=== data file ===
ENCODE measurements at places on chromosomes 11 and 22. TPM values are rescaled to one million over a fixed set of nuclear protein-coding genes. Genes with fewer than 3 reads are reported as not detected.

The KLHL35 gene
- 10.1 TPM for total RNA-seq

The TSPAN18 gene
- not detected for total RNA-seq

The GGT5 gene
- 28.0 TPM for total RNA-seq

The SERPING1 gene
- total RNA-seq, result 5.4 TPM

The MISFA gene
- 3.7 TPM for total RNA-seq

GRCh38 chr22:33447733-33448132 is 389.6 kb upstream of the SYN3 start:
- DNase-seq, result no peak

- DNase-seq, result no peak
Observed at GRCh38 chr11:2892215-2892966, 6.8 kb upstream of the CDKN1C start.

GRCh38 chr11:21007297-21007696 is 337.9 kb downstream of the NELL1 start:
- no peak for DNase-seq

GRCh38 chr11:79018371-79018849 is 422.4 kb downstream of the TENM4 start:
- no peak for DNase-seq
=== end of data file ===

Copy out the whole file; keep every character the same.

ENCODE measurements at places on chromosomes 11 and 22. TPM values are rescaled to one million over a fixed set of nuclear protein-coding genes. Genes with fewer than 3 reads are reported as not detected.

The KLHL35 gene
- 10.1 TPM for total RNA-seq

The TSPAN18 gene
- not detected for total RNA-seq

The GGT5 gene
- 28.0 TPM for total RNA-seq

The SERPING1 gene
- total RNA-seq, result 5.4 TPM

The MISFA gene
- 3.7 TPM for total RNA-seq

GRCh38 chr22:33447733-33448132 is 389.6 kb upstream of the SYN3 start:
- DNase-seq, result no peak

- DNase-seq, result no peak
Observed at GRCh38 chr11:2892215-2892966, 6.8 kb upstream of the CDKN1C start.

GRCh38 chr11:21007297-21007696 is 337.9 kb downstream of the NELL1 start:
- no peak for DNase-seq

GRCh38 chr11:79018371-79018849 is 422.4 kb downstream of the TENM4 start:
- no peak for DNase-seq